has been publishing stories since 1935. Occasionally the need arises for us to go back and find one in particular. This is always a nightmare.
The trouble is that Yankee Magazine
doesn’t have a single, comprehensive index. For the years 1935-1978, we have a slick, professional, hardbound index that is the envy of the modern staff. Between 1979-2002, it appears editors compiled their own rough indexes on a yearly basis. Printed out copies of these (God only knows where the original files are) can be found in two white binders that are revered and guarded like the treasures they are. For stories later than 2002, our only resource is the memory of our editor, Mel Allen.
All three of these sources have significant blind spots (sorry, Mel), and the likelihood of actually finding what you’re looking for is about 50/50. These wild goose chases have a redeeming quality, however. It turns out that the Yankee indexes are gold mines of unintentional humor. For instance, here are a few samples entries found under dog.
DogChris, dog that could predict future, do math, spell, June 87, p. 126His fall through the ice breaks the ice for his owner, who makes new friends, Jan 98, p. 112Trained to seek termites and ants in buildings, May 86, p. 14Newfoundland, found swimming in ocean, psychic ability of, June 57, p. 38
As little sense as these entries make, as a Yankee editor, I know exactly what these stories are. These are what we politely refer to as “Yankee Stories.”
Not every story that runs in Yankee
is a “Yankee Story.” The term is reserved for stories that are a little bizarre, a little cryptic, or those that are just plain crazy. My recent feature, “The Memory Keeper
,” fell into this category. When I originally pitched the idea at one of our meetings, I had a hard time explaining it to my co-workers. “It’s like genealogy, but…you know…exciting!
” Yankee Story. I had a similar experience with my short profile on FetchStix
. “It’s great guys, they sell maple sticks as boutique dog toys!
” Yankee Story.
Yankee Stories are the stories that other magazines won’t run. They’re the ones whose appeal is not immediately self-evident. They’re the risky ones, the ones that might fall apart, the ones we know we should say no to, but we just love too much. In order to understand and appreciate a Yankee Story, you have to really engage with it and trust the writer enough to allow them to take you to some very strange places, all with the promise that it will make sense in the end. The only reason we’re able to get away with running these is that, unlike many magazines, we have a readership that actually enjoys reading (thanks for that, by the way).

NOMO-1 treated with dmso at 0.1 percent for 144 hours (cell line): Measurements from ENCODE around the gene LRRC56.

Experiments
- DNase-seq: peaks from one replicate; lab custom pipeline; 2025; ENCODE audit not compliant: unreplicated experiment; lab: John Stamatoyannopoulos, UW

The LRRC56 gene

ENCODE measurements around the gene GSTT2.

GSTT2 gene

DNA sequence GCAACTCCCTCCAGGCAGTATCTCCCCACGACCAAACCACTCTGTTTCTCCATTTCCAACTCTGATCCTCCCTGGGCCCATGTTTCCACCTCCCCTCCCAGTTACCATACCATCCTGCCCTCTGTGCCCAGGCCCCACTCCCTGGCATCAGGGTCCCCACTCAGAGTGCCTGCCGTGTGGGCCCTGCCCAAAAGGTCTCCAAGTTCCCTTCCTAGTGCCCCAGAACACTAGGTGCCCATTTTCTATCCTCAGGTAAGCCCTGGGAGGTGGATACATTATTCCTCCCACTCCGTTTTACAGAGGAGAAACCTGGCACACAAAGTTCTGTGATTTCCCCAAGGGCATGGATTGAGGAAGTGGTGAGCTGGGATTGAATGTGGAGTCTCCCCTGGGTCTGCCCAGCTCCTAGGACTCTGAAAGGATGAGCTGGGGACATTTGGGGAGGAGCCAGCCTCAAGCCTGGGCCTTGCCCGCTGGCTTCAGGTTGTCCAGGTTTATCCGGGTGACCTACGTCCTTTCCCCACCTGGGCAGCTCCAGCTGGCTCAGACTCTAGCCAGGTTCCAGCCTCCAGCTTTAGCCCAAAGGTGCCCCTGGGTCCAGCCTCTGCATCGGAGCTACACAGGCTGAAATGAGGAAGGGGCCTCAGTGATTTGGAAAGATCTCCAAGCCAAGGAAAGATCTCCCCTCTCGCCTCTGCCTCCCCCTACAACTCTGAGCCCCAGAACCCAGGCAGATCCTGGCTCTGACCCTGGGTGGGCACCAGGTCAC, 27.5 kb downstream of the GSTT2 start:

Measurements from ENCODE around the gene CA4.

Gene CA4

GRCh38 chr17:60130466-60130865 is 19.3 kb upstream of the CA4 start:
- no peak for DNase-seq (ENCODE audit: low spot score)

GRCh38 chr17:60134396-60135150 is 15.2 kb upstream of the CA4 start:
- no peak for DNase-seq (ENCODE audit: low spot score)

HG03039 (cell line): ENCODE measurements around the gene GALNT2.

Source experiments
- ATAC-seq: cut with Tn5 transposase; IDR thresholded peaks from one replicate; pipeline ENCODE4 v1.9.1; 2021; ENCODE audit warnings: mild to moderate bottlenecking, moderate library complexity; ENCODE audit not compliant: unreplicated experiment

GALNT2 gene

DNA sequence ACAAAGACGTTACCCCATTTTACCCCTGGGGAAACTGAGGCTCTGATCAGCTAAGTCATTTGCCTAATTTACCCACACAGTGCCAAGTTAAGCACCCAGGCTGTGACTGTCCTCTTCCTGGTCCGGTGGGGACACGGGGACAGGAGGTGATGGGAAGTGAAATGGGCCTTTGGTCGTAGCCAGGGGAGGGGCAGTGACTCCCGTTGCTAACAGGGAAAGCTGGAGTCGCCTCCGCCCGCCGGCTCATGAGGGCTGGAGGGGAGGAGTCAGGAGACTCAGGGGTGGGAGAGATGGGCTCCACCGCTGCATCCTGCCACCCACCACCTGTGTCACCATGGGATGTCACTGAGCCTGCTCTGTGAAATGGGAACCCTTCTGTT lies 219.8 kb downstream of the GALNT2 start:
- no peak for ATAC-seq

These are the stories that make Yankee unique. They’re compelling, thought provoking, daring, and, unfortunately, hard to summarize. As a result, our index is littered with entries like
Ghost, dead woman’s slipper found by bicyclist at Mass. Inn, Oct. 66, p. 66
Christmas, St. Croix Island 1604, probably one of most miserable ever celebrated in North America, Dec. 91, p. 98
Parker, Arthur H., First Atom Bomb, The, humor, Jan. 47, p. 24.
Our profiles are by far the most quizzical. Over the last 76 years we’ve brought readers into the lives of the likes of:
Hoffman, Winona Ayers, the birthday lady, observes over 3,000 birthdays and anniversaries of relatives and friends each year, Sept. 90, p. 19Kerslake, S. Fred, pig trainer, Feb. 70, p. 136Holden, Joseph, belief in flat, stationary earth, Feb. 75, p. 72
and by far my favorite entry,
Hunter, Alfred J., murderer of wife, steals plane and fires on Boston citizens for hours, May 90, p. 76
(You can read that last one here
. It’s just as bizarre as it sounds.)
Flipping through the Yankee indexes always gives me a sense of belonging. I think about how the next time we create an index, my own stories will be reduced down to meager, out of context snippets that some future writer will giggle at during a slow day at the office. Our staff is just the current iteration of a legacy of very odd writers and incredibly indulging editors who have made Yankee what it is today. That’s something to be proud of, I think. Or perhaps I’ve just read way too much into this.